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Henry Clay Fry
Henry Clay Fry

·Timeline
·Patents
·Ovenglass

H. C. Fry Glassworks, Rochester, PA

Fry ovenglass catalogue No. 4
Fry ovenglass catalogue No. 4

The H. C. Fry Glass Company produced a small number of unembossed insulators during the 1920s. Few were sold (presumably due to uncompetitive pricing) and even fewer survived, making all Fry insulators very rare today.

Fry Pintype Insulator (CD 164.4)
Fry Pintype Insulator (CD 164.4)

Comparison of Opal Insulators (Fry, Locke, Hemingray)
Opal Insulators Comparison: Fry, Locke, Hemingray

Pieces of Fry Suspension Insulator
Fry Suspension Insulator Pieces

The four pin-type insulators, CDs 164.4, 229.6, 299.2, and 301.2, were all designs unique to Fry. They were made in four opalescent colors (black, white, green and cobalt blue), dark green, green blackglass, straw and an opaque cobalt blue. The CD 164.4 (right) is the most common style, especially in black opal, of which a number of damaged specimens recovered from the factory dump now circulate in the hobby. In mint condition, a white opal 164.4 is worth $5,000+; in black opal, less than $1,000.

Fry also produced a set of experimental suspension insulator discs, though they were never mated with metal hardware. All were eventually ordered to be dumped, but the man tasked with the job saved the one complete disc that now remains. I have fragments of a second disc (below right).

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In the early 1900s, at the close of the Victorian era, cut and etched class was on the decline. In response, Fry decided to enter the field of domestic glass, especially kitchenware.

The first pieces were made in 1915 in a lime crystal glass, and were tested by residents in the Rochester (New York) area. The glass kitchenware was very successful, and demand increased steadily.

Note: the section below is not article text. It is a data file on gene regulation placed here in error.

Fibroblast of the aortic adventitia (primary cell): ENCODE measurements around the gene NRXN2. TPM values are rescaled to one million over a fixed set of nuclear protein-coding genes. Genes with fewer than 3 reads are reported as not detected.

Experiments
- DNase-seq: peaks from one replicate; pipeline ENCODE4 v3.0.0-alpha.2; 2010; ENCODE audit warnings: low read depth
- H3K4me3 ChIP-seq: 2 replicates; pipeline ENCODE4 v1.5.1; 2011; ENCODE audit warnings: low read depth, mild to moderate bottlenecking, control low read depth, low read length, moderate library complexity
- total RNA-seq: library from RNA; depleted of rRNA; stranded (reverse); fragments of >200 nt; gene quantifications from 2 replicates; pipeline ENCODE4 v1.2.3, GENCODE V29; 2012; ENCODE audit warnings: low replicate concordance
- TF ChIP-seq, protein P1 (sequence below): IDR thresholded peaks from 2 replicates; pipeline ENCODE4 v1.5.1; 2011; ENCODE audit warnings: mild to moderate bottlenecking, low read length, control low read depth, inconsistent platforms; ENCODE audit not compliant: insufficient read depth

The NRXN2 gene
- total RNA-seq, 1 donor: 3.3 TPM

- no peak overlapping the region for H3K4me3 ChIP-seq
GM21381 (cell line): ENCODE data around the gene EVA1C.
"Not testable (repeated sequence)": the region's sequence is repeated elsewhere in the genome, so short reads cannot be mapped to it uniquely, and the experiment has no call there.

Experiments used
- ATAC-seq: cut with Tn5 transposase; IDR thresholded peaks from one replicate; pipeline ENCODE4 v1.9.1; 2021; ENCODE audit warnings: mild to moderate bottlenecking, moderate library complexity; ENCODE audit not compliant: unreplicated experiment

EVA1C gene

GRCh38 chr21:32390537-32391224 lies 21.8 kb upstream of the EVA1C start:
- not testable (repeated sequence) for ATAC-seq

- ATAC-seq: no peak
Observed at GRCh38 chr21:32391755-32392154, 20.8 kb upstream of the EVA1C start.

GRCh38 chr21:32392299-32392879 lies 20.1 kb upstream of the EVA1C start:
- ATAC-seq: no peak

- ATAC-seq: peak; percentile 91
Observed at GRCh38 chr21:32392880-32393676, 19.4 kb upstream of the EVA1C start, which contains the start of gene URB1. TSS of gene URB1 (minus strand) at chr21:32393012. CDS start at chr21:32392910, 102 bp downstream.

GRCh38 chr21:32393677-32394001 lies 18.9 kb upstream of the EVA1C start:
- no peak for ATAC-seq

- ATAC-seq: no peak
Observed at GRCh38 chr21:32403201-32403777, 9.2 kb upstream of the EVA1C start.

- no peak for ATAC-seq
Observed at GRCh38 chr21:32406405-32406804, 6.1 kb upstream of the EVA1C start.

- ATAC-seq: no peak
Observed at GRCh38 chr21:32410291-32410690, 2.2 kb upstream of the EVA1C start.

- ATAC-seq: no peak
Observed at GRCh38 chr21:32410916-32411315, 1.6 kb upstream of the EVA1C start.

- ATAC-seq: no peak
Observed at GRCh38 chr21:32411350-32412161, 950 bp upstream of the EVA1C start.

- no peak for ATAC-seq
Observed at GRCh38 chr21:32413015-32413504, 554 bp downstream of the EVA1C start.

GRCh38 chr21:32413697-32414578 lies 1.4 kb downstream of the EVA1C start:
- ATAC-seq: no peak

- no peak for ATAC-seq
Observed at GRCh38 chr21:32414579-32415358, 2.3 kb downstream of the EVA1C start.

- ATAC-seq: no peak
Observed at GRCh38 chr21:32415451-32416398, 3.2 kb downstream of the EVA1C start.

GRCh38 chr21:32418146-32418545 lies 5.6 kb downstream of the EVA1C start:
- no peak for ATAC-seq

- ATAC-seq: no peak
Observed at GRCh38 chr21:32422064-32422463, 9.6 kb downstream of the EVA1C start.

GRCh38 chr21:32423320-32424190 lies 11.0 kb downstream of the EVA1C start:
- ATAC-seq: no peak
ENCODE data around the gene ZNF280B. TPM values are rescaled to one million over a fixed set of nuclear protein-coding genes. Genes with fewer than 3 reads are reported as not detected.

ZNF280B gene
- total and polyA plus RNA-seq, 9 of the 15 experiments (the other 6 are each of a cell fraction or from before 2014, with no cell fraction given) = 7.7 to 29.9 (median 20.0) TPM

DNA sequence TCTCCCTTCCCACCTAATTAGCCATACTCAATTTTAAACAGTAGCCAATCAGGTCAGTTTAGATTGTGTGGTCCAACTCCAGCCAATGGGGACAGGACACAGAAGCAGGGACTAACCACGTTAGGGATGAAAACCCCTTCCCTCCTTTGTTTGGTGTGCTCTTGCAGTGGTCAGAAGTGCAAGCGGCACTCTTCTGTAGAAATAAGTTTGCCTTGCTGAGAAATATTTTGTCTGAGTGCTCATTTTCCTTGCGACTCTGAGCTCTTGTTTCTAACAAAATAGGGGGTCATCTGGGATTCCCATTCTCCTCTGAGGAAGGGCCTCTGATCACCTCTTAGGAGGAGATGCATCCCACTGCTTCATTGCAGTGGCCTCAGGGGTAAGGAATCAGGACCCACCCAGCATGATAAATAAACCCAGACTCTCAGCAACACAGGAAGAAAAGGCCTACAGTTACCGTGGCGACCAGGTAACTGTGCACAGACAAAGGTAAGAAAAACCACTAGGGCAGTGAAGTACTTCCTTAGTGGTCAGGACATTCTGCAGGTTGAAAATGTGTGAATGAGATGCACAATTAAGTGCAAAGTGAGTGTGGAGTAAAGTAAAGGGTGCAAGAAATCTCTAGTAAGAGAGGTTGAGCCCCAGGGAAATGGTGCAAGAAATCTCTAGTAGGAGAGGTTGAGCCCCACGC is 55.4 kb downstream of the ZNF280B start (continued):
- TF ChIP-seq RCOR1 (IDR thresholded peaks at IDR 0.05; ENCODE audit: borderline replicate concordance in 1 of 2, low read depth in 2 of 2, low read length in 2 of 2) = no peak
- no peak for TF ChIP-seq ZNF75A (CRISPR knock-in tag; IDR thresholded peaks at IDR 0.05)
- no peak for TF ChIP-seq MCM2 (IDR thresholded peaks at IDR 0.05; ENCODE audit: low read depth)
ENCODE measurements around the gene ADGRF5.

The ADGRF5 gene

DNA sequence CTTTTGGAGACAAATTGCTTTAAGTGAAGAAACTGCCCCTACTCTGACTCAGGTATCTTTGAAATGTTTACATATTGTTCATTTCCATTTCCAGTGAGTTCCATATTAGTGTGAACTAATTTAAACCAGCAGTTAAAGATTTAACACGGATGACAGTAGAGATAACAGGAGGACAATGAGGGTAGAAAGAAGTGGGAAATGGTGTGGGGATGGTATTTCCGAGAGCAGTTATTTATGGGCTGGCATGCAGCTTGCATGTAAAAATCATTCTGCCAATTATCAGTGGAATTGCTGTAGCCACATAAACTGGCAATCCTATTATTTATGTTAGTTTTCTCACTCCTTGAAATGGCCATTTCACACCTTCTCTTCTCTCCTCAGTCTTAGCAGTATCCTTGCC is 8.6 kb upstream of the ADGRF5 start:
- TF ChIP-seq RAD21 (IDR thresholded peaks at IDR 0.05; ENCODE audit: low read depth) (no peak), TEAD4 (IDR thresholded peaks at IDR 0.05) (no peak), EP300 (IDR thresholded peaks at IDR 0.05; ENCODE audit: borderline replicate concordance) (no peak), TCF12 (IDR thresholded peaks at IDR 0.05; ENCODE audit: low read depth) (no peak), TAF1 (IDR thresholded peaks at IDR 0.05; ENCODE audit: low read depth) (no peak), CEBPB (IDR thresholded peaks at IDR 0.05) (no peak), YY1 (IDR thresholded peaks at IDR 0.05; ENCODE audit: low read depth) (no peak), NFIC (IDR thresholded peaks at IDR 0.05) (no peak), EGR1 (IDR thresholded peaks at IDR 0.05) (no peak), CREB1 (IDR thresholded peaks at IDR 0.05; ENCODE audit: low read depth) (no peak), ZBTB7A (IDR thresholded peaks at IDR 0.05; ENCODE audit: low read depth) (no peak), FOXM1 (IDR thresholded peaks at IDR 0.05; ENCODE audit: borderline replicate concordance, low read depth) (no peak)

Fry is best known today for their complete line of heat-resisting borosilicate "ovenglass" in an opal color (called "pearl" at the factory), which started production in 1921. Motto: "A shape for every oven use." The addition of boron to the glass batch results in an article with low thermal expansion which can survive sudden temperature changes: "Fry Ovenglass has twice the strength and more than twice the thermal endurance of other glass." But it is not magic: "When removing this glass from the oven use a dry cloth. Fry Ovenglass is made to stand sudden changes from hot to cold or vice-versa, but reasonable care should be exercised."

Fry's higher-end line of tableware and art glass using the same opalescent formula, often with contrasting details, was trademarked as Foval (Fry OVenglass Art Line). Less known but equally desirable are their offhand art glass pieces, and earlier cut and etched glassware.

The H. C. Fry Glass company survived the Great Depression, but not for long: they were in receivership in 1925, and when H. C. died in 1929 the company was reorganized, but they shut down for good in 1933. Many pieces of Fry glass remain today, especially their ovenglass line, a durable and practical product that is as popular today as when first made.